I was raised in the Church of Jesus Christ of Latter-day Saints, commonly referred to as Mormonism. Since my parents were active members of the LDS Church, I went to church every Sunday. And like many of those raised in the church, I had a testimony, was baptized when I turned 8, received the Aaronic priesthood at 12, and had a temple recommend. But as I grew older, I became less interested in my Mormon faith. So at age 18, instead of serving my two-year mission as I had been raised to do, I decided to go to college.
While I was pursuing my bachelor’s degree, I came to trust in Jesus Christ alone for my salvation. Through my own study and hearing the Word taught at a campus ministry, I knew that I deserved God’s punishment for my sins. I also knew that Mormonism did not have the answer, because I could never be good enough to gain eternal life. I came to faith in Christ, resting solely in what he had done for me—he fully paid for my sins on the cross, and in him I received his perfection and righteousness. Because of Christ, I have been reconciled to God and adopted as his son. Praise God for his free gift of salvation!
Now that I have been saved, I continue to have a deep love for Mormons and a strong desire for them to know hope and rest in Christ. Over the years, I have found that if they were not raised in the LDS Church then they generally became interested because of the care and love they received from Mormons. I also know that some became attracted to Mormonism because of their high moral standards and devotion to family. But however one becomes a Latter-day Saint, I am convinced that the teaching of the LDS Church does not provide true hope or security for eternal life. With millions of Mormons worldwide and their aggressive plan for expansion, I pray that all genuine believers will recognize that God has called us to reach out to Mormons with the gospel of Jesus Christ. Will you join with me? Then let me provide you with some counsel.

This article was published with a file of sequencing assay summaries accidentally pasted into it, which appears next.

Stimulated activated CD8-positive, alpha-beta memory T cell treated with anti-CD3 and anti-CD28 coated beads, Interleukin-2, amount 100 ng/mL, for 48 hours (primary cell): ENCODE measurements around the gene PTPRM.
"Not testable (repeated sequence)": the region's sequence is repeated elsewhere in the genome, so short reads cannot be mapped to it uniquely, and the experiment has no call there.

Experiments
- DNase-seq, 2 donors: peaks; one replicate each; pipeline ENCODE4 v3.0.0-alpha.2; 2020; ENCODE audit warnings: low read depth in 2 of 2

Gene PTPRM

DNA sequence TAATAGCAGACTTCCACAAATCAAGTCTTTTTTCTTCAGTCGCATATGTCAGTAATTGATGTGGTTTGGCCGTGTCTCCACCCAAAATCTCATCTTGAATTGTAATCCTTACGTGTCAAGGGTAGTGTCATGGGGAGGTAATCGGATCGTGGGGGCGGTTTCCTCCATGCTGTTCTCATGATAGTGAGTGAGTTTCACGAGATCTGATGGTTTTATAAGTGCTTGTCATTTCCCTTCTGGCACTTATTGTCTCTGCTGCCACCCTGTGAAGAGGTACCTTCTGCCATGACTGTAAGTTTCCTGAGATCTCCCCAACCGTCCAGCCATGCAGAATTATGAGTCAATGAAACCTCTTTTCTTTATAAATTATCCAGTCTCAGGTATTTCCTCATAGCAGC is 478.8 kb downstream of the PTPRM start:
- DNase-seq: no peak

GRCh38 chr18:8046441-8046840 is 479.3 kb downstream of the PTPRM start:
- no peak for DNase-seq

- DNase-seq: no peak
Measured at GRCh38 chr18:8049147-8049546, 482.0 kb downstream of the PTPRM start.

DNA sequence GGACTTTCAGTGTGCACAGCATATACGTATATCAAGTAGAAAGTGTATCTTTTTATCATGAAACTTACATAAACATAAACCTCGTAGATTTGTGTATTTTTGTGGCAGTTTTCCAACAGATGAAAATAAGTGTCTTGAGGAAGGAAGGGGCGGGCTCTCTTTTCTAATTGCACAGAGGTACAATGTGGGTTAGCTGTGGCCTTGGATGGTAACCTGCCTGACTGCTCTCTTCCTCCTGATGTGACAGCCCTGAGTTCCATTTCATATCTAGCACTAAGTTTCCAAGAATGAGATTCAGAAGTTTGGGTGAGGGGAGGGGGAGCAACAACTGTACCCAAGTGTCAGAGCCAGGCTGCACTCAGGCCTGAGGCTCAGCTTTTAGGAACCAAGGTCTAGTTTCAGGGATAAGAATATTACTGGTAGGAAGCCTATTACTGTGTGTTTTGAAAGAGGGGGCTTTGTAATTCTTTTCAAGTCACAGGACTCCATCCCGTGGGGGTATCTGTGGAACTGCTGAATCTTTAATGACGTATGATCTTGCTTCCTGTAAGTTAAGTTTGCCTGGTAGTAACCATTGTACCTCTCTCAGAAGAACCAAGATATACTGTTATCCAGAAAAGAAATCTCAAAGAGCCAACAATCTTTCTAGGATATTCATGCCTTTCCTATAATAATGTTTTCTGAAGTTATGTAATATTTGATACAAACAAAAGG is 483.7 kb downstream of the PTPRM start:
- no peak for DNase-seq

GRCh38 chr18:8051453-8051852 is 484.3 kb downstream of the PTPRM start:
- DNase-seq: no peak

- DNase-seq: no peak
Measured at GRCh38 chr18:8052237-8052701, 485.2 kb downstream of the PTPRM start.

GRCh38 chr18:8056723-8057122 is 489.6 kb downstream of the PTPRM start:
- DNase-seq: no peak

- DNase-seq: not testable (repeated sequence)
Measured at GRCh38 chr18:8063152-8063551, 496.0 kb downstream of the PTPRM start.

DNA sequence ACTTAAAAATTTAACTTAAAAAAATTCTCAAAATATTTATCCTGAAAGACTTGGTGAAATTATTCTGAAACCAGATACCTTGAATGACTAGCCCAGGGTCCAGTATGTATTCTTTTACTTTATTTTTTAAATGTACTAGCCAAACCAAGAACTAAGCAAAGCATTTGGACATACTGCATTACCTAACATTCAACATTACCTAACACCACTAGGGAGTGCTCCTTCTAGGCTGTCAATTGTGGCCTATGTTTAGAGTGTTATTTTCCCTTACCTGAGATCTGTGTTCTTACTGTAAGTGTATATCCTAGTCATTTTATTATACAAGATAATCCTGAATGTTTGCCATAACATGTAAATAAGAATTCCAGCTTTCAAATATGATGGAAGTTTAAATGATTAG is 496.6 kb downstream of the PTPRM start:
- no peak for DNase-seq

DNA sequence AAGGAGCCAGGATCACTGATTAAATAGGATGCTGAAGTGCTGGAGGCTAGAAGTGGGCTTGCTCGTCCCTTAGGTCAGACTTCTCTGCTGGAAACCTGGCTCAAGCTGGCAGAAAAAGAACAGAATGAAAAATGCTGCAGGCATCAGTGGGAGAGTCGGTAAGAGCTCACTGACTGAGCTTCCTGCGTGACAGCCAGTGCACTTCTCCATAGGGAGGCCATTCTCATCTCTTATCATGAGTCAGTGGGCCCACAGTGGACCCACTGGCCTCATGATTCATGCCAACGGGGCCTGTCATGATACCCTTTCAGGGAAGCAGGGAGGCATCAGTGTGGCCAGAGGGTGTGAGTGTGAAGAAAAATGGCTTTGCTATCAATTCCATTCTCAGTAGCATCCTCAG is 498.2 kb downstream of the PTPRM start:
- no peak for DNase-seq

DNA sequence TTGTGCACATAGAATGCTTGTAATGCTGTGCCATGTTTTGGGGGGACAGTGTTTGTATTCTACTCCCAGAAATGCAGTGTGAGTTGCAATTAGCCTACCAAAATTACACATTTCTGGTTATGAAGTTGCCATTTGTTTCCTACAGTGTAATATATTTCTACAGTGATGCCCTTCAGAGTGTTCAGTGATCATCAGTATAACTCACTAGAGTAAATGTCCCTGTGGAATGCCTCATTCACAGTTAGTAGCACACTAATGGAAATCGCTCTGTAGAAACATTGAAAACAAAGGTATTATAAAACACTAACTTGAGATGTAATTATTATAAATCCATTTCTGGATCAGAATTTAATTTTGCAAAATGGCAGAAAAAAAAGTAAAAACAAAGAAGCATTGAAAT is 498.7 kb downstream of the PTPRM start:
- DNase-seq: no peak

Yes, I am stating the obvious, but is it really so easy? We slam the door in the faces of Mormon missionaries. We tend to avoid our Mormon coworkers because of their weird beliefs and practices (don’t they wear holy underwear?). We may even mock Mormons on our blogs, Facebook, Twitter, or other public forums. Maybe we should stop and ask ourselves why we act this way, repenting if necessary. We should love our Mormon neighbors, getting to know them and developing relationships with them as friends. Here’s an idea: The next time we see Mormon missionaries, let us invite them over for dinner, enjoying their company.